Bayern Leverkusen’s Javier Hernandez of Mexico celebrates after scoring a goal during a match against FC Schalke 04 on April 23.
(Martin Meissner / Associated Press)
By Kevin Baxter
Rob Stone remembers sitting on the Fox Sports set in Vancouver a year ago, staring at a TV camera and nervously waiting for the red light to illuminate on what he knew would be a defining summer for both him and his network.
No one had ever covered a Women’s World Cup like Fox planned to cover this one. And the odds that things could go sideways, costing the network both money and prestige, were high.
“There were a lot of eyes scrutinizing us and listening very intently to what we said and how we laid out our shows,” Stone said. “And we passed that test.”
That’s putting it mildly. According to the Wall Street Journal, Fox pulled in $40 million in advertising during last summer’s month-long tournament in Canada, more than twice what it had anticipated. And the final between the U.S. and Japan drew 25.4 million viewers, a record for a televised soccer game in the U.S.
That gives Fox a solid foundation to build on next month when it turns its attention to the prestigious Copa America Centenario, a 23-day tournament that kicks off Friday with the U.S. meeting Colombia in Santa Clara. Sixteen teams – including Mexico, the U.S. and five of the world’s top nine teams – will play 31 games in 10 U.S. cities before the June 26 final and Fox will show them all live on one of four networks, with Stone anchoring the coverage from Fox’s studios in West Los Angeles.
The Univision Deportes Network will also broadcast every game live, a commitment that UDN President Juan Carlos Rodriguez predicts will draw a record audience for Spanish-language television in the U.S.
“We believe that we are going to have 20% higher ratings than during the World Cup – just because of prime time and the teams that are relevant for us,” said Rodriguez, who will air games on UDN, Univision and UniMas. “It’s Mexico, it’s the U.S. But it’s also Brazil with its stars, Argentina with its stars, Uruguay with its stars.”
Univision pulled in 9.2 million viewers for the 2014 World Cup final between Germany and Argentina.
David Neal, who oversaw Fox’s Women’s World Cup broadcasts, wouldn’t say what his network is spending on Copa America. But he acknowledged that Fox’s commitment to soccer over the past 12 months, in terms of time and resources, dwarfs what it has spent on any sport other than the NFL.
Despite that, the network faces enormous challenges that go beyond covering the games in next month’s tournament. Because with ESPN, Fox Sports and Univision devoting more than 350 hours of national TV time to 88 games in the Copa America, European Championships and Major League Soccer combined over the next 43 days, Fox’s success will rely on Neal finding a way to make his coverage stand out.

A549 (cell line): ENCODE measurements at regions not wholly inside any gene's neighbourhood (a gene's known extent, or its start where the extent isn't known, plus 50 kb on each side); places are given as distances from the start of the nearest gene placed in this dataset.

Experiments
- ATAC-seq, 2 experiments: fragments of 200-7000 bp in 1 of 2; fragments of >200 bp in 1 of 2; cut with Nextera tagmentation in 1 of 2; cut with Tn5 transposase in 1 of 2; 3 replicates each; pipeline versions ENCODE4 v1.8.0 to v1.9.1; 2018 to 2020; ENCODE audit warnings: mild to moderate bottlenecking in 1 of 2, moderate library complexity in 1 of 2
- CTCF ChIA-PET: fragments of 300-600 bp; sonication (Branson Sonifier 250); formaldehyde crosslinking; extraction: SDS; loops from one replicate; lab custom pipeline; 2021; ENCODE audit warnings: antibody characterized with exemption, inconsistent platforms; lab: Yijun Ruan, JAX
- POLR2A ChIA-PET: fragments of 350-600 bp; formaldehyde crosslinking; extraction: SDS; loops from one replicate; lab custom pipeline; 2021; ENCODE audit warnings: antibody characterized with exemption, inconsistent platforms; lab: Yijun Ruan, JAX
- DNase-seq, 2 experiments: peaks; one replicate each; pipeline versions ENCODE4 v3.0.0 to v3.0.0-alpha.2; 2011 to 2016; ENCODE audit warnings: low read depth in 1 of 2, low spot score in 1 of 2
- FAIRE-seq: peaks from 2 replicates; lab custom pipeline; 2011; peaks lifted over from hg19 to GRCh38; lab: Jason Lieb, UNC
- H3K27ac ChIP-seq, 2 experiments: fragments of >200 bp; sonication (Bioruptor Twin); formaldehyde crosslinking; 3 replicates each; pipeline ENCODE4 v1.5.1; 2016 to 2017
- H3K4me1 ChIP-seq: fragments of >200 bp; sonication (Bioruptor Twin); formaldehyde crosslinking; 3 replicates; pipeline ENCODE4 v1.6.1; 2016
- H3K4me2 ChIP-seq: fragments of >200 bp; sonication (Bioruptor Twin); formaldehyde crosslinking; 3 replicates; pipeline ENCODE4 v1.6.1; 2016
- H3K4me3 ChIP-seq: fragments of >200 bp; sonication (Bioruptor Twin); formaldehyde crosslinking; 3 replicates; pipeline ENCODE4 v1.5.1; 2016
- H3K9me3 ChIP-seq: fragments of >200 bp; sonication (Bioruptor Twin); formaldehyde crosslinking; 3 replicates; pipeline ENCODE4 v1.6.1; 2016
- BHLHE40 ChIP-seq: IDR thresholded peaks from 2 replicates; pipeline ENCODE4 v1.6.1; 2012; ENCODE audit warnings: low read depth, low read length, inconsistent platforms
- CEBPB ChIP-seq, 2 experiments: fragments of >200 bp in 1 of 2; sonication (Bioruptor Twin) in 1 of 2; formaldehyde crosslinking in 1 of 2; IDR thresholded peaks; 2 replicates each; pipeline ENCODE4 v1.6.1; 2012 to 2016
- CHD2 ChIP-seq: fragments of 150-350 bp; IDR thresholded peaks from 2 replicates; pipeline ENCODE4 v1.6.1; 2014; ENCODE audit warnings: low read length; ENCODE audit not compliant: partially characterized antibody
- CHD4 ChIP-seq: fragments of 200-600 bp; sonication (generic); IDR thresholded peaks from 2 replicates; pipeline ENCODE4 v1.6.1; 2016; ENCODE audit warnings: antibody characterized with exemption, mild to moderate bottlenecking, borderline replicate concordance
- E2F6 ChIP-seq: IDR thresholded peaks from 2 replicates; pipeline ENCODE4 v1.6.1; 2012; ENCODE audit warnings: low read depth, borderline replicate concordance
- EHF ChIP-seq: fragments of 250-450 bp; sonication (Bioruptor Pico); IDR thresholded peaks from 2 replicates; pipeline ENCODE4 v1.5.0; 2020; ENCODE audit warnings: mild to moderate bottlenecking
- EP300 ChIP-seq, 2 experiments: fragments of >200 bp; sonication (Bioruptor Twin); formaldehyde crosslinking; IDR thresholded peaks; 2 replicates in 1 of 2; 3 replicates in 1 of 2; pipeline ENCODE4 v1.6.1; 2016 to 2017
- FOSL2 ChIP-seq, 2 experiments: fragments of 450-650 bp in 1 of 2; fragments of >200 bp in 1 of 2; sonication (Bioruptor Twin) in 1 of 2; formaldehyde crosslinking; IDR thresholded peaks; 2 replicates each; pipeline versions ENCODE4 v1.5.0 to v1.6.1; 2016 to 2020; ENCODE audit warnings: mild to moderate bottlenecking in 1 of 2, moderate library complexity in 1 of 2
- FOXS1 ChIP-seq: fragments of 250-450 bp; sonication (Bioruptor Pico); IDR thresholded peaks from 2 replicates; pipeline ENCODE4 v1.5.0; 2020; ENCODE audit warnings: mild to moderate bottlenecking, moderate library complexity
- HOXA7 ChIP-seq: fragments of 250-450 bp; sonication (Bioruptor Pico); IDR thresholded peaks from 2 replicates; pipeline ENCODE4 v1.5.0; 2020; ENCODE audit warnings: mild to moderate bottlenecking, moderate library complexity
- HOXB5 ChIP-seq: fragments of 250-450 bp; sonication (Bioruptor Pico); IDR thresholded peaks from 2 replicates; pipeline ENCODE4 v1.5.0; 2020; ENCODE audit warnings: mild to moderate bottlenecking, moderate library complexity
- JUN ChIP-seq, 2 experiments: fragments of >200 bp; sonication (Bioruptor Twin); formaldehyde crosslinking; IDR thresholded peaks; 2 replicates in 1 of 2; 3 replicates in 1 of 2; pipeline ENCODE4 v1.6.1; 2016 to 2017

“The four weeks coming up, for soccer [coverage] in the United States,” he said, “you could argue that it’s at an unprecedented level.”
Neal joined Fox Sports in 2011, shortly after the network spent $425 million for the U.S. English-language broadcast rights to the next two World Cups, a package that was expanded last year when FIFA threw in the rights to the 2026 World Cup as well. So Neal has spent the last five years building a foundation for coverage of those events, a construction project that last summer’s Women’s World Cup and this summer’s Copa America Centenario are a huge part of.
“What I think we did at [the] Women’s World Cup is we dispelled the vast majority of cynicism that there was about us and whether or not we were capable stewards of the World Cup rights,” Neal said. “We made it better.
“And that is our goal. To make our coverage, make the viewers’ experience, better each time out.”
For Copa America, he’ll be relying on a crew of about 200 to make that happen. Fox will have at least four game-commentary teams, two that will travel and two that will call games off a monitor in Los Angeles. Stone will head a group of studio analysts that will include former U.S. national team players Alexi Lalas and Eric Wynalda.
Swiss-based Home Broadcast Services (HBS), the official FIFA broadcaster, will provide the images from the tournament’s 10 venues to Fox and Univision. HBS, the host broadcaster for the last four World Cups as well as the 2015 women’s event, will employ 24 cameras at each group-play game, at least 30 for the six knockout-round matches and 36 for the June 26 final in East Rutherford, N.J.
One difference from last summer, though, is that Fox’s ratings will no longer be tied to the U.S. team’s success against mostly unknown players. The Copa America field includes a wealth of recognized stars, from Argentina’s Lionel Messi and Colombia’s James Rodriguez to Mexico’s Javier “Chicharito” Hernandez and Brazil’s Kaka. That could make nearly every game must-see TV.
“You say Brazil and Argentina, you already have people’s attention whether they’re a soccer fan or not,” Stone said. “This is an event that one could easily say is the biggest men’s soccer event on the planet this year.
“It’s a big difference between covering a league and covering a month-long tournament. We’re invested in it seven days a week. These are true tests. These are our Olympics.”
Source: Los Angeles Times